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Jacob fled from Laban secretly. Laban caught up with him in Genesis 31:

25 Jacob had pitched his tent in the hill country of Gilead when Laban overtook him, and Laban and his relatives camped there too. 26Then Laban said to Jacob, “What have you done? You’ve deceived me, and you’ve carried off my daughters like captives in war. 27Why did you run off secretly and deceive me? Why didn’t you tell me, so I could send you away with joy and singing to the music of timbrels and harps? 28You didn’t even let me kiss my grandchildren and my daughters goodbye. You have done a foolish thing. 29I have the power to harm you; but last night the God of your father said to me, ‘Be careful not to say anything to Jacob, either good or bad.’ 30Now you have gone off because you longed to return to your father’s household. But why did you steal my gods?”

God told Laban not to say anything to Jacob. Did God mean that literally?

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  • You've been misled by the translation. The KJV and YLT make it clear that Laban is to speak neither good things nor bad things, but he is not prohibited from speaking facts.
    – Nigel J
    Aug 17 at 6:52
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The question falsely represents what God told Laban. God did not tell him not to talk to Jacob. God told Laban not to say either good or bad to him. Laban was neither to praise Jacob, nor to rebuke him. He had to remain neutral.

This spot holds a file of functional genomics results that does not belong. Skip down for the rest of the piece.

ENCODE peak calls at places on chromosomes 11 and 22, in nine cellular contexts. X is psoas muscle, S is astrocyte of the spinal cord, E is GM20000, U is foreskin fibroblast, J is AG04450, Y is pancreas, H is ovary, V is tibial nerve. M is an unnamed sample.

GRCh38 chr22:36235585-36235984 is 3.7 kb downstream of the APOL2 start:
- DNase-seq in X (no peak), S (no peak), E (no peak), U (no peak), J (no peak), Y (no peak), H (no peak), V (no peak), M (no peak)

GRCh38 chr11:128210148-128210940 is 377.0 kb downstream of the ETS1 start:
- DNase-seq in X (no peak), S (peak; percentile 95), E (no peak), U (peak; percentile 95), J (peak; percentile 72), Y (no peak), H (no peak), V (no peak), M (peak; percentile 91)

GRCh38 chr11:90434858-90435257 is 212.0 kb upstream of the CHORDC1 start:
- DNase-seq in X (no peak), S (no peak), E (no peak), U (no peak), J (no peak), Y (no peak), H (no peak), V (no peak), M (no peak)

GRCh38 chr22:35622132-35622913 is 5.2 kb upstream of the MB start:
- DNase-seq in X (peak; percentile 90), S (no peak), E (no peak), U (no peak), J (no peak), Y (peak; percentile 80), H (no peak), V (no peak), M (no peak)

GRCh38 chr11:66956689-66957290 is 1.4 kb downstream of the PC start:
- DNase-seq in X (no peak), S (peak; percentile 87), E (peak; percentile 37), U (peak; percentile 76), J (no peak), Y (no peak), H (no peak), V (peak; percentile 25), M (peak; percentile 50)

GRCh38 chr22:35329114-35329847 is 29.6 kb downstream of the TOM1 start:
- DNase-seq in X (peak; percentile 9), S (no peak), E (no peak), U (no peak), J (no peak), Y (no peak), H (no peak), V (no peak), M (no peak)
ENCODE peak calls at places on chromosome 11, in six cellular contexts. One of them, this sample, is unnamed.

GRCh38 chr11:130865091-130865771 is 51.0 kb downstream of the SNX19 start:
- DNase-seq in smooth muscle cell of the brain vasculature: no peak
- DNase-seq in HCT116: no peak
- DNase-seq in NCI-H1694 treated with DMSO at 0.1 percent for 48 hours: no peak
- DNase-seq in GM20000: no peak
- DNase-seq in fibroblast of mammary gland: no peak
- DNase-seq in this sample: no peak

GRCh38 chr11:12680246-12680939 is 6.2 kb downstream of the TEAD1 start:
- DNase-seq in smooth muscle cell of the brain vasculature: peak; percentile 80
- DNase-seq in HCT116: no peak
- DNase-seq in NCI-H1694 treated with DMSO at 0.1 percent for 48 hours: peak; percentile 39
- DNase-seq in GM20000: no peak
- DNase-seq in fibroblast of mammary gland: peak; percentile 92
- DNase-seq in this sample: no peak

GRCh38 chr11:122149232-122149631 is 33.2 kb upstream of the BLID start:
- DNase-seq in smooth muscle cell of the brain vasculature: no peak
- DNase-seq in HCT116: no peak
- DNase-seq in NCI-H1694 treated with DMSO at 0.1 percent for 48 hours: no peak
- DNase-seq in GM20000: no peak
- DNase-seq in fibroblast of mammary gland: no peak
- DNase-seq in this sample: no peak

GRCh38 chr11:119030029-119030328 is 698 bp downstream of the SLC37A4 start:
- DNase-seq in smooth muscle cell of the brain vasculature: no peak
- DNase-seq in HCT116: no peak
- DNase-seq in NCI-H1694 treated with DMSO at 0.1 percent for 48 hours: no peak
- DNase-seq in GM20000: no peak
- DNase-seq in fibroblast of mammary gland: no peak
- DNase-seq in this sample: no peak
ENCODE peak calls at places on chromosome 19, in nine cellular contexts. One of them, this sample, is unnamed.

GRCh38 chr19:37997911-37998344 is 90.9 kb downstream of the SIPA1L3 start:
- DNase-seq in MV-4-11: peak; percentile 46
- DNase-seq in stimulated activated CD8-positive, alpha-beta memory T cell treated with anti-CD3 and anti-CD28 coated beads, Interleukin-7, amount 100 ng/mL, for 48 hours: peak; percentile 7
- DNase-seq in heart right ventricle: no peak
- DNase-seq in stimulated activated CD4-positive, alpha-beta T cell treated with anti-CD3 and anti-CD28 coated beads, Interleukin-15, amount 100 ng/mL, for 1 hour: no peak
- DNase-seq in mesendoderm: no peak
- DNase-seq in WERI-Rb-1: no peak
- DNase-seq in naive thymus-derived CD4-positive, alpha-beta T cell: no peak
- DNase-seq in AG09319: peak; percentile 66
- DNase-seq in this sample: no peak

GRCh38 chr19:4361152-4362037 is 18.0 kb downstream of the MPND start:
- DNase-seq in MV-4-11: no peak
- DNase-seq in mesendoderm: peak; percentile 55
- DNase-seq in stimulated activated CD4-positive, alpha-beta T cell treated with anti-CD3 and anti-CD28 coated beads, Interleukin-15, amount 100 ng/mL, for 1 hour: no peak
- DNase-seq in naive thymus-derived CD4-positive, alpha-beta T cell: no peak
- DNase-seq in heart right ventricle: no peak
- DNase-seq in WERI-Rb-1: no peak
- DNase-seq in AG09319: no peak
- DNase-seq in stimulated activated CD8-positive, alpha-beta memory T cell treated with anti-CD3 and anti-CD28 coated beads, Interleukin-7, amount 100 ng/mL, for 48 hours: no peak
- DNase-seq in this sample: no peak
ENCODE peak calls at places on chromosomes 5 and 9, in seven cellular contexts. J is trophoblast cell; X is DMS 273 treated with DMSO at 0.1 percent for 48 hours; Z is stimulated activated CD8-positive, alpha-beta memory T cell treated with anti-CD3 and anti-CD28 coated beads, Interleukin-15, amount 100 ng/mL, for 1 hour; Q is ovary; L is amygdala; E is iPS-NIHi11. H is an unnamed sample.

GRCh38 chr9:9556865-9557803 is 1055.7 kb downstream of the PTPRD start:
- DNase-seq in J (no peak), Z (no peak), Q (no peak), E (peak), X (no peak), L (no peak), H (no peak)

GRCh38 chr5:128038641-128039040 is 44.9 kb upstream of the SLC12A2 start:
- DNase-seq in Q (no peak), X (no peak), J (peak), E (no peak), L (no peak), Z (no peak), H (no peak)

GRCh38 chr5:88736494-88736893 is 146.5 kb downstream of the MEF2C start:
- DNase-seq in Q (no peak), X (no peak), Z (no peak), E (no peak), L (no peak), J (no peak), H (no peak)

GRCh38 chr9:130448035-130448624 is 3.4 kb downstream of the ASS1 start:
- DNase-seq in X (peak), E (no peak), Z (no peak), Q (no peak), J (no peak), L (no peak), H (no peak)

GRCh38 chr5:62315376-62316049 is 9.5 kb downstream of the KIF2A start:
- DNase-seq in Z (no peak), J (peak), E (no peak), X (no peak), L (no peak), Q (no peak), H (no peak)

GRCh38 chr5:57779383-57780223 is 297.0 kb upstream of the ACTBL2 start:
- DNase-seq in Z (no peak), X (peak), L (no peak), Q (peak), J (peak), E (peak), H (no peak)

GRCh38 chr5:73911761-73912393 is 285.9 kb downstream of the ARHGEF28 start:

And God came to Laban the Syrian in a dream by night, and said unto him, Take heed that thou speak not to Jacob either good or bad. (Genesis 31:24, KJV)

This same idea of speaking either "bad or good" comes up in Laban's earlier experience when, as Rebekah was requested for Isaac, he answered Abraham's servant.

Then Laban and Bethuel answered and said, The thing proceedeth from the LORD: we cannot speak unto thee bad or good. (Genesis 24:50, KJV)

Speaking does not mean one is speaking either bad or good. If one speaks neither in favor nor against, neither in praise nor in criticism, then neutrality remains.

The record shows that Laban seems to have complied with God's command, speaking neither good nor bad of Jacob--though he did seem to complain a bit about his own lost opportunity to say goodbye. Let God be the judge for whether or not that failed to comply with either the letter or the spirit of His command.

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  • Good answer. +1.
    – Dottard
    Aug 16 at 21:55
  • @NigelJ I agree that the translation was the source. However, whether or not the translation was the source of the misrepresentation, the fact remains that the misrepresentation was real. It does, of course, show some color to downvote the truth.
    – Polyhat
    Aug 17 at 13:07

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